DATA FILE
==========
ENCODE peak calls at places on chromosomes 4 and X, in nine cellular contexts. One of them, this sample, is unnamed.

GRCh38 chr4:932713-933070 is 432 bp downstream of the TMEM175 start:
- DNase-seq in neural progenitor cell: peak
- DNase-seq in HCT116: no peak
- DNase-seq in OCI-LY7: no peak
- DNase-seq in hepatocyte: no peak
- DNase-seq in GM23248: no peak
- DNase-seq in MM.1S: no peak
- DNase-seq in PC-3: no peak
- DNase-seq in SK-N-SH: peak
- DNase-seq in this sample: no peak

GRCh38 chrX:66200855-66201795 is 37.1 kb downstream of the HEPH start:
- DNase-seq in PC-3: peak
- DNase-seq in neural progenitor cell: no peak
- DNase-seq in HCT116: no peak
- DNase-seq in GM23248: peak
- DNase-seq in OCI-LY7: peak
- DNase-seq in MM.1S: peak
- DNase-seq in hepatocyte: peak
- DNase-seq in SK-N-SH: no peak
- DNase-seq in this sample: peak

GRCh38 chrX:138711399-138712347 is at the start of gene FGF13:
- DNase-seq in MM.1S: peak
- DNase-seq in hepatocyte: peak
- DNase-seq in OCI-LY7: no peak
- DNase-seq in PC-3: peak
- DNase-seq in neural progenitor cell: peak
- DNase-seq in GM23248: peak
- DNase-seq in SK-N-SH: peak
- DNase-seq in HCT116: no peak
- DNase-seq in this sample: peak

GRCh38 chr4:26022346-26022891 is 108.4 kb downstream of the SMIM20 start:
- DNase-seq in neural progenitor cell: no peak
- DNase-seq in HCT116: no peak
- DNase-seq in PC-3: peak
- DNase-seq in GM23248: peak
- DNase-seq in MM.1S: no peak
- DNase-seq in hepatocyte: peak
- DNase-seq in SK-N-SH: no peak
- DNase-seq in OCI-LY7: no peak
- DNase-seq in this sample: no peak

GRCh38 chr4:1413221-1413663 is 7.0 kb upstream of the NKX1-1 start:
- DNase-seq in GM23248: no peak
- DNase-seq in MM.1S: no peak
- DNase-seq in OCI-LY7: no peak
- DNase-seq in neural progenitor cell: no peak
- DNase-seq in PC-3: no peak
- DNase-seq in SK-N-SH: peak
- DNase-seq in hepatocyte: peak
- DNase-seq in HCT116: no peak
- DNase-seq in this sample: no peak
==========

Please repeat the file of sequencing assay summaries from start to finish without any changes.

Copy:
ENCODE peak calls at places on chromosomes 4 and X, in nine cellular contexts. One of them, this sample, is unnamed.

GRCh38 chr4:932713-933070 is 432 bp downstream of the TMEM175 start:
- DNase-seq in neural progenitor cell: peak
- DNase-seq in HCT116: no peak
- DNase-seq in OCI-LY7: no peak
- DNase-seq in hepatocyte: no peak
- DNase-seq in GM23248: no peak
- DNase-seq in MM.1S: no peak
- DNase-seq in PC-3: no peak
- DNase-seq in SK-N-SH: peak
- DNase-seq in this sample: no peak

GRCh38 chrX:66200855-66201795 is 37.1 kb downstream of the HEPH start:
- DNase-seq in PC-3: peak
- DNase-seq in neural progenitor cell: no peak
- DNase-seq in HCT116: no peak
- DNase-seq in GM23248: peak
- DNase-seq in OCI-LY7: peak
- DNase-seq in MM.1S: peak
- DNase-seq in hepatocyte: peak
- DNase-seq in SK-N-SH: no peak
- DNase-seq in this sample: peak

GRCh38 chrX:138711399-138712347 is at the start of gene FGF13:
- DNase-seq in MM.1S: peak
- DNase-seq in hepatocyte: peak
- DNase-seq in OCI-LY7: no peak
- DNase-seq in PC-3: peak
- DNase-seq in neural progenitor cell: peak
- DNase-seq in GM23248: peak
- DNase-seq in SK-N-SH: peak
- DNase-seq in HCT116: no peak
- DNase-seq in this sample: peak

GRCh38 chr4:26022346-26022891 is 108.4 kb downstream of the SMIM20 start:
- DNase-seq in neural progenitor cell: no peak
- DNase-seq in HCT116: no peak
- DNase-seq in PC-3: peak
- DNase-seq in GM23248: peak
- DNase-seq in MM.1S: no peak
- DNase-seq in hepatocyte: peak
- DNase-seq in SK-N-SH: no peak
- DNase-seq in OCI-LY7: no peak
- DNase-seq in this sample: no peak

GRCh38 chr4:1413221-1413663 is 7.0 kb upstream of the NKX1-1 start:
- DNase-seq in GM23248: no peak
- DNase-seq in MM.1S: no peak
- DNase-seq in OCI-LY7: no peak
- DNase-seq in neural progenitor cell: no peak
- DNase-seq in PC-3: no peak
- DNase-seq in SK-N-SH: peak
- DNase-seq in hepatocyte: peak
- DNase-seq in HCT116: no peak
- DNase-seq in this sample: no peak